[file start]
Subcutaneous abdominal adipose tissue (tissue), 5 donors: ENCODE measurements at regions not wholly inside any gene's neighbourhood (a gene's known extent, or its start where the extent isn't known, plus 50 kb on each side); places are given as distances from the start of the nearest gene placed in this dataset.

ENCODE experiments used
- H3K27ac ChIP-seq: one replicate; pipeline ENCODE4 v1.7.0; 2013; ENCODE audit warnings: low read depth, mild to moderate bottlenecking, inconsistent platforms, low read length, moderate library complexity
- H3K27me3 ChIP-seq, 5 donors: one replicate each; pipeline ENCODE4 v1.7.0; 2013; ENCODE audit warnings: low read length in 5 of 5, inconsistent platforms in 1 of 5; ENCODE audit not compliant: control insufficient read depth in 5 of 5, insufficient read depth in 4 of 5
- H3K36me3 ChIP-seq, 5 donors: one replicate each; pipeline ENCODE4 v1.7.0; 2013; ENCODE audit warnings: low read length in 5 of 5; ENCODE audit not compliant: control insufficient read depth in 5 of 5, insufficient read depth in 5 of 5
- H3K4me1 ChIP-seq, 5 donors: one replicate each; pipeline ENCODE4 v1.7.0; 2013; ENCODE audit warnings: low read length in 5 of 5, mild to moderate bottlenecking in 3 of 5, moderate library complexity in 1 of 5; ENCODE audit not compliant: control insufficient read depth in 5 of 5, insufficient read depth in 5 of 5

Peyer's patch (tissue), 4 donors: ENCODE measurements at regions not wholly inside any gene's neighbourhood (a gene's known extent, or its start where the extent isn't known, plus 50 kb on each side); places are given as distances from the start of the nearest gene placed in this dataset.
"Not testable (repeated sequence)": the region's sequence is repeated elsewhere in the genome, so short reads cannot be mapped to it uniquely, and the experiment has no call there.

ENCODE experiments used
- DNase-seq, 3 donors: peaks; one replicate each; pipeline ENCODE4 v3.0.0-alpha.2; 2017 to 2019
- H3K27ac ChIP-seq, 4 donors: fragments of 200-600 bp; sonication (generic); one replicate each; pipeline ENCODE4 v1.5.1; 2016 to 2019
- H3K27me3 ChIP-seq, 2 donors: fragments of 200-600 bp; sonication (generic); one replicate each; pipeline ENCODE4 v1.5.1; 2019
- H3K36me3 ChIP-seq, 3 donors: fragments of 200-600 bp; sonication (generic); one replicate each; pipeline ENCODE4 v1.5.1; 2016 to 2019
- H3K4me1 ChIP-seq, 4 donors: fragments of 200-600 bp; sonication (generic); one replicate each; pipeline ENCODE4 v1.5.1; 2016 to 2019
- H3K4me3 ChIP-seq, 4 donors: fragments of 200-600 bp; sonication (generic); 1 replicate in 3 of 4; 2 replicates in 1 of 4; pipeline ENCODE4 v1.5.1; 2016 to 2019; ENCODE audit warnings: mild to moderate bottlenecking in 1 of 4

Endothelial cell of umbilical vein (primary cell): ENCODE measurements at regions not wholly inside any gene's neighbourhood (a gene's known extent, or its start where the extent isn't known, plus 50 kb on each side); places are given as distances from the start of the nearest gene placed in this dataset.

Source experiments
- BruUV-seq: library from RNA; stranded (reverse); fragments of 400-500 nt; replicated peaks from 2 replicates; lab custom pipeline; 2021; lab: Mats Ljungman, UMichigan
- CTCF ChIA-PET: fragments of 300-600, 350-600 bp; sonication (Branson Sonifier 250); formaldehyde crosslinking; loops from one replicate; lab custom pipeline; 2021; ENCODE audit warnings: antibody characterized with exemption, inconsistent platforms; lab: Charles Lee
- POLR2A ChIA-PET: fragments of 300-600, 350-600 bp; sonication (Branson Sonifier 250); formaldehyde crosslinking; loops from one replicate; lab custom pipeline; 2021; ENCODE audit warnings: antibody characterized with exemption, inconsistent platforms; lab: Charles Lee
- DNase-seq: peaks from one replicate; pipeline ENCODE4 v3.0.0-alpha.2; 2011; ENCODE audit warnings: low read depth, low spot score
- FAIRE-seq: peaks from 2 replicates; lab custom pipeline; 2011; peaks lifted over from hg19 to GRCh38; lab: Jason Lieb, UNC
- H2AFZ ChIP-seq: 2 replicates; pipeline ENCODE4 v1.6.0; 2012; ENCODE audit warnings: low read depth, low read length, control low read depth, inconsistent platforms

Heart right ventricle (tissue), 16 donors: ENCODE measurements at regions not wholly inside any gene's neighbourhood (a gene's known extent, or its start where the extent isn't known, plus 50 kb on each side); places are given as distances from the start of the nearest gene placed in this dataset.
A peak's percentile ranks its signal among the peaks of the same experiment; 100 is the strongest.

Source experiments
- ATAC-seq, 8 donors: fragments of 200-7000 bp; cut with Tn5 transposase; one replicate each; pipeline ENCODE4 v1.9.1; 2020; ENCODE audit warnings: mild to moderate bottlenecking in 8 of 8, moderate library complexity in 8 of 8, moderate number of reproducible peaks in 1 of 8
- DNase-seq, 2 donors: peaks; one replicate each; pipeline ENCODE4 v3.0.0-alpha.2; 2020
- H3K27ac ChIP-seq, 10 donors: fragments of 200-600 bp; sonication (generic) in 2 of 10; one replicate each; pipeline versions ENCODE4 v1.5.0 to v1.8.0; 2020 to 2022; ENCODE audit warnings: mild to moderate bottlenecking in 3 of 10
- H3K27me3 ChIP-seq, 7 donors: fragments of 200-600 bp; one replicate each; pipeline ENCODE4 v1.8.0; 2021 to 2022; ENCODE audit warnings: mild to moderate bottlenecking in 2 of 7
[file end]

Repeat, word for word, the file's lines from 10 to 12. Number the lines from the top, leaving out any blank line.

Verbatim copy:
- DNase-seq, 3 donors: peaks; one replicate each; pipeline ENCODE4 v3.0.0-alpha.2; 2017 to 2019
- H3K27ac ChIP-seq, 4 donors: fragments of 200-600 bp; sonication (generic); one replicate each; pipeline ENCODE4 v1.5.1; 2016 to 2019
- H3K27me3 ChIP-seq, 2 donors: fragments of 200-600 bp; sonication (generic); one replicate each; pipeline ENCODE4 v1.5.1; 2019